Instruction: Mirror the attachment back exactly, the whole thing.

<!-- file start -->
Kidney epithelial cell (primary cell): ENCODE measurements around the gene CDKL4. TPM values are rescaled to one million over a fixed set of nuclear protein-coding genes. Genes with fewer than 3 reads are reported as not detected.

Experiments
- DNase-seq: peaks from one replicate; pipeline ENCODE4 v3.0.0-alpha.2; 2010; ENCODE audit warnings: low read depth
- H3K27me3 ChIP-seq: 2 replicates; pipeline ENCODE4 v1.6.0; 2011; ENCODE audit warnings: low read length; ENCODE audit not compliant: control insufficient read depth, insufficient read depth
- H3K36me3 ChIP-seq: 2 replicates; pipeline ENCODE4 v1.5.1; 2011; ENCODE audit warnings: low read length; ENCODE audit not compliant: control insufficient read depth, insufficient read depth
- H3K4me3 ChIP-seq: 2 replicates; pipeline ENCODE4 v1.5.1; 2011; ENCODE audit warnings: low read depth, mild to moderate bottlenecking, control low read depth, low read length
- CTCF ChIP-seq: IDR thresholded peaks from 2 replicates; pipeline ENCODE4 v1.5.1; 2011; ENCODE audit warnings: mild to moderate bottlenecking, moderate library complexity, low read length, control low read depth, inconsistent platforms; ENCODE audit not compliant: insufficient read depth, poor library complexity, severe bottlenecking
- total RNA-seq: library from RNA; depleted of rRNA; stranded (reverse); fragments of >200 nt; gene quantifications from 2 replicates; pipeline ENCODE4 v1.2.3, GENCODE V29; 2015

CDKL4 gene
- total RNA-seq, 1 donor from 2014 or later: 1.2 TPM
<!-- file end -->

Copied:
Kidney epithelial cell (primary cell): ENCODE measurements around the gene CDKL4. TPM values are rescaled to one million over a fixed set of nuclear protein-coding genes. Genes with fewer than 3 reads are reported as not detected.

Experiments
- DNase-seq: peaks from one replicate; pipeline ENCODE4 v3.0.0-alpha.2; 2010; ENCODE audit warnings: low read depth
- H3K27me3 ChIP-seq: 2 replicates; pipeline ENCODE4 v1.6.0; 2011; ENCODE audit warnings: low read length; ENCODE audit not compliant: control insufficient read depth, insufficient read depth
- H3K36me3 ChIP-seq: 2 replicates; pipeline ENCODE4 v1.5.1; 2011; ENCODE audit warnings: low read length; ENCODE audit not compliant: control insufficient read depth, insufficient read depth
- H3K4me3 ChIP-seq: 2 replicates; pipeline ENCODE4 v1.5.1; 2011; ENCODE audit warnings: low read depth, mild to moderate bottlenecking, control low read depth, low read length
- CTCF ChIP-seq: IDR thresholded peaks from 2 replicates; pipeline ENCODE4 v1.5.1; 2011; ENCODE audit warnings: mild to moderate bottlenecking, moderate library complexity, low read length, control low read depth, inconsistent platforms; ENCODE audit not compliant: insufficient read depth, poor library complexity, severe bottlenecking
- total RNA-seq: library from RNA; depleted of rRNA; stranded (reverse); fragments of >200 nt; gene quantifications from 2 replicates; pipeline ENCODE4 v1.2.3, GENCODE V29; 2015

CDKL4 gene
- total RNA-seq, 1 donor from 2014 or later: 1.2 TPM